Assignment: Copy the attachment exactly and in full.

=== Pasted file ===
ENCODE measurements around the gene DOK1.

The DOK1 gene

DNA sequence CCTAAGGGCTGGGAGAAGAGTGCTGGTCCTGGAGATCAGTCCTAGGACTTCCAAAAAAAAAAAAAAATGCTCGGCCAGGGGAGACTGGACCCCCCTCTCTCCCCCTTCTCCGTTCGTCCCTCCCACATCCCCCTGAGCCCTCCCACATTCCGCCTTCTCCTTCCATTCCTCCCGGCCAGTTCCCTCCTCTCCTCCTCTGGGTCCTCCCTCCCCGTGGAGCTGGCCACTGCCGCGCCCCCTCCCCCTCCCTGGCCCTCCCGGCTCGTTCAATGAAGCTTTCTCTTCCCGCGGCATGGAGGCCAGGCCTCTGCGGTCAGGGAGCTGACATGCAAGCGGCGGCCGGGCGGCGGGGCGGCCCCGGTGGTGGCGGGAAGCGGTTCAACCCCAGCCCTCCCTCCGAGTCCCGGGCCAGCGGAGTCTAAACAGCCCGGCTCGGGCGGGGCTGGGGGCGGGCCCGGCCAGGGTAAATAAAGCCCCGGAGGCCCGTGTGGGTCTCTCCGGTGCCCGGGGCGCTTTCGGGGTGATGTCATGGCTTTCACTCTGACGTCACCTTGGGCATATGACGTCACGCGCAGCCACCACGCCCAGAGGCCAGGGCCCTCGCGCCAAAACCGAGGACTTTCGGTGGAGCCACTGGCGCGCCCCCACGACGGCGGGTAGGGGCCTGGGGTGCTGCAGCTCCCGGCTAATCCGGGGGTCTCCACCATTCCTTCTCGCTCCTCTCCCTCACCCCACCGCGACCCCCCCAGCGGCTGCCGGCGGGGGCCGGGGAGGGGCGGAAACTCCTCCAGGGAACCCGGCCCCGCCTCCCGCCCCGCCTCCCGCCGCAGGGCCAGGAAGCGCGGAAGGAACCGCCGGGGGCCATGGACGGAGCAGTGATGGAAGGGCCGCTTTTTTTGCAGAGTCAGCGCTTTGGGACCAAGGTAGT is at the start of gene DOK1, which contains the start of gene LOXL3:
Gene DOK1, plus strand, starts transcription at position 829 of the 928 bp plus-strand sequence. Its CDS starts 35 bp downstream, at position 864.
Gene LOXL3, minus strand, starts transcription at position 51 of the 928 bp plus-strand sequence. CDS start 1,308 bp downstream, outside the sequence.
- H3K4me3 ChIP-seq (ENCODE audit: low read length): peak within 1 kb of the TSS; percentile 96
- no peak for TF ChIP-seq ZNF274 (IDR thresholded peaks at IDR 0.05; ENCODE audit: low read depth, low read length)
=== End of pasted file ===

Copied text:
ENCODE measurements around the gene DOK1.

The DOK1 gene

DNA sequence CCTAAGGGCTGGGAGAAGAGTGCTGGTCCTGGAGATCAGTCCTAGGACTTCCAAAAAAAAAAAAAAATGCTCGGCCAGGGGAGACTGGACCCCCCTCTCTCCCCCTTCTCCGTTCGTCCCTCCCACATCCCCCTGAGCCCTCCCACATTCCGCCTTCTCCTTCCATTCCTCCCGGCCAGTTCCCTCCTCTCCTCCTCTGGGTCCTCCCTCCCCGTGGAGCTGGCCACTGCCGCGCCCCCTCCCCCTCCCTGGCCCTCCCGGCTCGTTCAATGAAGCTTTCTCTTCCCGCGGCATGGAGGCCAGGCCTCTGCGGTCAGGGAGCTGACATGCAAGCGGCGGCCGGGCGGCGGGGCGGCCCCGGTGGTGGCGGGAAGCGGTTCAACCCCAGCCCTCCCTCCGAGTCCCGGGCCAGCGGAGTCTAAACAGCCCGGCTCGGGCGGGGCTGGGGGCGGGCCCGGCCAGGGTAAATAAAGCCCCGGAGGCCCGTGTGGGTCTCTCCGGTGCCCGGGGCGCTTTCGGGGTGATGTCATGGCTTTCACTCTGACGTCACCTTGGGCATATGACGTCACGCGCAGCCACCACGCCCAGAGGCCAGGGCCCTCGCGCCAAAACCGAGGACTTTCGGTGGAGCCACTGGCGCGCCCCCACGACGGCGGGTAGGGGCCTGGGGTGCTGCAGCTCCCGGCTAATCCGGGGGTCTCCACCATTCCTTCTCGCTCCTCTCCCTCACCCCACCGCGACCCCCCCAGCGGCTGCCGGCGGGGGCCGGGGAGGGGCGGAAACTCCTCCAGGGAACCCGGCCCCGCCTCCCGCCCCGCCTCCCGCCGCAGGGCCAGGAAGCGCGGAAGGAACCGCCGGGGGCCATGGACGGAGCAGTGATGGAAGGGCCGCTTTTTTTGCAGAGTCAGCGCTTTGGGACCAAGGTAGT is at the start of gene DOK1, which contains the start of gene LOXL3:
Gene DOK1, plus strand, starts transcription at position 829 of the 928 bp plus-strand sequence. Its CDS starts 35 bp downstream, at position 864.
Gene LOXL3, minus strand, starts transcription at position 51 of the 928 bp plus-strand sequence. CDS start 1,308 bp downstream, outside the sequence.
- H3K4me3 ChIP-seq (ENCODE audit: low read length): peak within 1 kb of the TSS; percentile 96
- no peak for TF ChIP-seq ZNF274 (IDR thresholded peaks at IDR 0.05; ENCODE audit: low read depth, low read length)